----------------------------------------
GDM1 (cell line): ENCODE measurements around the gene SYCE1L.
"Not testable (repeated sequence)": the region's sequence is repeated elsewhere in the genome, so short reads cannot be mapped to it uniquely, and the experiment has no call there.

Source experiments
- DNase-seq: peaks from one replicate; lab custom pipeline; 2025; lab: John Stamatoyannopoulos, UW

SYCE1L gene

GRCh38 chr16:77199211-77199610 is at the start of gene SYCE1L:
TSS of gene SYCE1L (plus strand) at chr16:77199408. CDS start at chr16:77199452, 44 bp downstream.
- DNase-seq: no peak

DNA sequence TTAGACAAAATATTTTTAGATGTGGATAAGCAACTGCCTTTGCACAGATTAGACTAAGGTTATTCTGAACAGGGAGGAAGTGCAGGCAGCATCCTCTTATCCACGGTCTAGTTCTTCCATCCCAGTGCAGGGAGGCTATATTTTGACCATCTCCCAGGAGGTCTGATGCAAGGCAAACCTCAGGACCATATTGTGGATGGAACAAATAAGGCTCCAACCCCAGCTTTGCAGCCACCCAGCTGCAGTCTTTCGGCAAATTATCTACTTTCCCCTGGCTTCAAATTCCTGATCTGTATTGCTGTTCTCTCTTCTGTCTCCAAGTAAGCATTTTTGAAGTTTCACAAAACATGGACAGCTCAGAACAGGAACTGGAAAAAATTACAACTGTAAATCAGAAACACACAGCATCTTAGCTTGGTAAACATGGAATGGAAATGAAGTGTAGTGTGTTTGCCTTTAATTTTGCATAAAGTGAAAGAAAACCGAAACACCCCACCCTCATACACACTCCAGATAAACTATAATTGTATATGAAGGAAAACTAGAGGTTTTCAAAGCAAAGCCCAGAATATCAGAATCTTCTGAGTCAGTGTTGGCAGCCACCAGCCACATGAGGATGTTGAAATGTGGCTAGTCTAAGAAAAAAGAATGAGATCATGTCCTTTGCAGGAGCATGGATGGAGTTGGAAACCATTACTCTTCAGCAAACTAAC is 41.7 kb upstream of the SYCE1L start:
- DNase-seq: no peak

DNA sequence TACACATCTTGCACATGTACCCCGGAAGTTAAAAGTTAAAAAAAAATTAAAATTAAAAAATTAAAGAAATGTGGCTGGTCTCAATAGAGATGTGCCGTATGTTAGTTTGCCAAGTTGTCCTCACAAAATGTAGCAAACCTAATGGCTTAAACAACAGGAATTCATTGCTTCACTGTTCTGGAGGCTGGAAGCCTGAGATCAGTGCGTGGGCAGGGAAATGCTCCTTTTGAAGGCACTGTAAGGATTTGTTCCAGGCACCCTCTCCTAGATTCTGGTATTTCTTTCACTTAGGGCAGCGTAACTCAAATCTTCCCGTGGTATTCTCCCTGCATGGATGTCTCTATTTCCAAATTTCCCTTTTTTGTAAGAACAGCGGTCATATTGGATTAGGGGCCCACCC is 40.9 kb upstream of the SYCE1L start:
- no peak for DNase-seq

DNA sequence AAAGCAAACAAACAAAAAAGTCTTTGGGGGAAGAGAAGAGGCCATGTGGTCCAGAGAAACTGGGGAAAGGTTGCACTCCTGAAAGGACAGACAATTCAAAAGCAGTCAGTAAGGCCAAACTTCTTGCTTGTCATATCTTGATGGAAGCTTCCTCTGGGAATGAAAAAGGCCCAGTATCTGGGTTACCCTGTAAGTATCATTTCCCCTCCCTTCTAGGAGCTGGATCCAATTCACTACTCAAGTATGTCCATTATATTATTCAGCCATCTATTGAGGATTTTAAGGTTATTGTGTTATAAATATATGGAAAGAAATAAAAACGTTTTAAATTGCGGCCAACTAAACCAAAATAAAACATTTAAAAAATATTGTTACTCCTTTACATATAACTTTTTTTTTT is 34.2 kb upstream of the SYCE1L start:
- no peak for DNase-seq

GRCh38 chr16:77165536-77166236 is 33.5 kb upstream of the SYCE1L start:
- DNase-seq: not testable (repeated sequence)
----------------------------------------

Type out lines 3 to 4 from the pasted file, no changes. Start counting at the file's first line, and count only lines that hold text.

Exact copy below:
Source experiments
- DNase-seq: peaks from one replicate; lab custom pipeline; 2025; lab: John Stamatoyannopoulos, UW